Love Felicity, right after Ray recruits her as he is becoming the Atom, “Why does this keep happening to me?” Well, Felicity, it’s because you are a smart, capable, tough, strong woman (and sexy too!), so you’re just too good for heroes to not notice you and want your help. 😉
Small moment of foreboding, when the ATOM suit’s original name is OMAC. Anyone familiar with DC comic lore knows that is not a good thing.
And Olly learns that Merlin did, in fact, murder Sara, using a drug-hypnotized Thea as his weapon, all to convince Olly to kill Ra’s, so Merlin can be free from the League’s hunt for his life.
I really, really, really hate Malcom Merlin. He slaughters innocents, including his own son, in the name of his beloved wife, whom he cheated on, and then hides like a coward behind his daughter’s life, even drugging her to accomplish his ends, using her to murder one of her friends, and all while swearing upon her life, which he professes to value most in all the world, that he is innocent.
Martha Queen was definitely right to sic the League on Merlin, but in hindsight, she may have preferred not to.
It also makes sense, what Sara said, as she did know her killer, and was killed because she was taken completely by surprise.
I think they decided to take “cliffhanger” a bit literally, but with the twist that Olly isn’t actually hanging from a cliff so much as falling after being kicked over the edge. Yeah, there was no way he’d best Ra’s in a straight up fight like that, but Ra’s didn’t stab Olly through the heart, which intrigues me. Was it just part of the ceremony of his death? Or does Ra’s, who, I suspect, sees through Olly’s coerced lie, have a little plan in place?
One thing that annoys me just a bit: we are thus far able to define the seasons of Arrow based on which girl Olly is having a complicated, tumultuous romantic relationship with. Season 1: Laurel. Season 2: Sara. Season 3: Felicity. And we know it’ll come back around to Laurel sometime.
Oh, and Ra’s is far too brutal with his sparring partners. How does he even manage to keep his ranks filled when he goes through them like that?
Nashville does the shrinking box pretty much every week, though sometimes more than others.
I have to cheer for Avery and Juliette, as Avery introspects and decides he can’t just be friends with Juliette. He proposes to her, she says yes, they get married. WAHOOOOO!!!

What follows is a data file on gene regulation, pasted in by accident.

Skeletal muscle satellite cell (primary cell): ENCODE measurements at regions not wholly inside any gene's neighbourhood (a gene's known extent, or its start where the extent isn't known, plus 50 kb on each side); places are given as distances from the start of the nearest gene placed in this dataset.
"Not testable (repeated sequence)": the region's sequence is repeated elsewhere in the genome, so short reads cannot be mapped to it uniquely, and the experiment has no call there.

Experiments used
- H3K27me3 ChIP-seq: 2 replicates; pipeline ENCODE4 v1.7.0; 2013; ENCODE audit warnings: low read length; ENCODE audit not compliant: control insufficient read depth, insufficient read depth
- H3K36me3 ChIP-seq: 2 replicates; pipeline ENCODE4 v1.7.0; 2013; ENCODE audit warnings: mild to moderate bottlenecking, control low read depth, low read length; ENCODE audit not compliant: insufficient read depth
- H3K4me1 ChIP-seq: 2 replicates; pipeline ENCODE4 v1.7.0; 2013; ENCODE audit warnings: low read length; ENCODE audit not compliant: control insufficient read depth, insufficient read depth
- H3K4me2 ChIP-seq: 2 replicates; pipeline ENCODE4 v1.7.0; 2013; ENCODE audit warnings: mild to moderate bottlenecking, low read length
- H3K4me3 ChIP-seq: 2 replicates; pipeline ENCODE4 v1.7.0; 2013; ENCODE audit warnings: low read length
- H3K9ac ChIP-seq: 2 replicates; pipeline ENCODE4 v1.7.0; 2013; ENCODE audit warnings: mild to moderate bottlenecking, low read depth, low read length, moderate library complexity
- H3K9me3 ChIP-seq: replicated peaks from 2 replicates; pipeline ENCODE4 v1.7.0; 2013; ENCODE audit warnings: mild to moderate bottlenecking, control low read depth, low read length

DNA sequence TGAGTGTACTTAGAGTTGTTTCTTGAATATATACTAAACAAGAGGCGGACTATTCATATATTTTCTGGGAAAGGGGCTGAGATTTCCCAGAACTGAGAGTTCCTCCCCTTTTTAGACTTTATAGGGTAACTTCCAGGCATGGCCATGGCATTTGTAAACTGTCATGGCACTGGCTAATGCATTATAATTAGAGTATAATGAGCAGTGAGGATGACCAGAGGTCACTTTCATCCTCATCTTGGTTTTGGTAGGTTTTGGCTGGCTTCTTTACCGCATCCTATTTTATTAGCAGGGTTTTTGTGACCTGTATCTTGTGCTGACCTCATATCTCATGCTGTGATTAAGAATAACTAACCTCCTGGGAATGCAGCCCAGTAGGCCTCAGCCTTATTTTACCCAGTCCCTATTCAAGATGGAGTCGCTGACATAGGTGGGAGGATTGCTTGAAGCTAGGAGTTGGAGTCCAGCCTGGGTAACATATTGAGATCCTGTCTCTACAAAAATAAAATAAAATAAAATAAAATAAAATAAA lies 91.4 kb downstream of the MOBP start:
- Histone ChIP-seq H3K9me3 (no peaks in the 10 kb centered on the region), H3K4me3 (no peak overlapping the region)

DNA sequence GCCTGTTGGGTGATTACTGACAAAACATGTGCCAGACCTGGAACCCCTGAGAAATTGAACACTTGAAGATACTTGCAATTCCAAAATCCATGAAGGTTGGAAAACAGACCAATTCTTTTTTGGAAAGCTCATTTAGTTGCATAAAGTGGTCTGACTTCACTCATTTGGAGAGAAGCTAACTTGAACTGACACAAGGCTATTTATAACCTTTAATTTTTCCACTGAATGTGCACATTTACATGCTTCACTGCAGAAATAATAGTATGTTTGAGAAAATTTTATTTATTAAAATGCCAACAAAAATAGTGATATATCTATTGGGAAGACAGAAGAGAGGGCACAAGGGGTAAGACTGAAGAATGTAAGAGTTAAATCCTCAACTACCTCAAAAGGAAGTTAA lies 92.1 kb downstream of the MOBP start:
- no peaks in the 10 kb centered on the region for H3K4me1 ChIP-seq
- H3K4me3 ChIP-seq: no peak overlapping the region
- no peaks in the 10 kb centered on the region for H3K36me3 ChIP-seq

(though he certainly gave Juliette and the audience a little scare there at first!)
Unfortunately, that’s pretty much the only good thing to happen this week.
The least complicated bit of crap hitting this particular fan is Sadie Stone. More accurately, Sadie’s ex-husband showing up, demanding half the money for her success using songs he helped write long ago. Ehen he shows up at her doorstep, he doesn’t leave before hitting her in the face, near her left eye. Stone cold. No rage, no alcohol, no remorse, no reason. He’s dangerous.
Michah’s grandparents show up, and completely ignoring how good a father Gunnar is, how he has a stable life, a good business, he makes Micah smile, they are set on taking Micah away. They have firmly held in their minds the image of when they first saw him, in the back of a police car, and completely ignored everything else. As Kylie’s last words to Gunnar were how she wants someone to take care of her, I can’t help but think that, while Kylie alone is responsible for her choices, her parent’s choice to take her away from Gunnar, who would have cared for her, created an extreme amount of stress for her. To make matters worse, as Gunnar readies to take them to court, a paternity test proves that Micah is not his son. Kylie cheated with Gunnar’s brother, Jason. Not only is his case blown out of the water, but the center of his life, which he has been building around, has been shattered. And dang it, he’s a really good father too!
Luke and Deacon come to a tacit cease-fire as Luke’s tour ends. Scarlett keeps her uncle company, to keep him from descending into Mopeville. Not an easy task when Rayna’s wedding is on the news everywhere, poor guy. The good news is, he did not give in and drink again (yay, Deacon!). But Scarlett fears the worst when she finds him unconscious in the hotel and rushes him to the hospital. Where she learns she did not fear the worst, because there’s something still worse than what she feared. Namely: cancer. Deacon is dying of cancer.
Gunnar stumbles into Scarlett’s home right after Deacon tells her he doesn’t want anyone to know about it and shuts the door in her face. She’s really got her work cut out for her.
Jeff fulfills my expectations fully, as he just wanted a one-time thing with Layla, and even that just to avoid having her have a thing with a stranger he can’t control, who could blab to the press about Will being gay. Even worse, as he ends things with her, telling her to go on tour with a husband who does not want her, physically, who is, at that moment, bedding a columnist just to quell the (true) rumors concerning his sexual orientation, Jeff gives Layla some drugs. In her state, that was practically begging her to overdose, which she does, and then Will finds Layla face-down in the pool, spurring Jeff to call Mayor Teddy Conrad (instead of 911), who has just broken up with the prostitute Jeff introduced him to because he’s realized how messed up his life is, for help dealing with the fallout.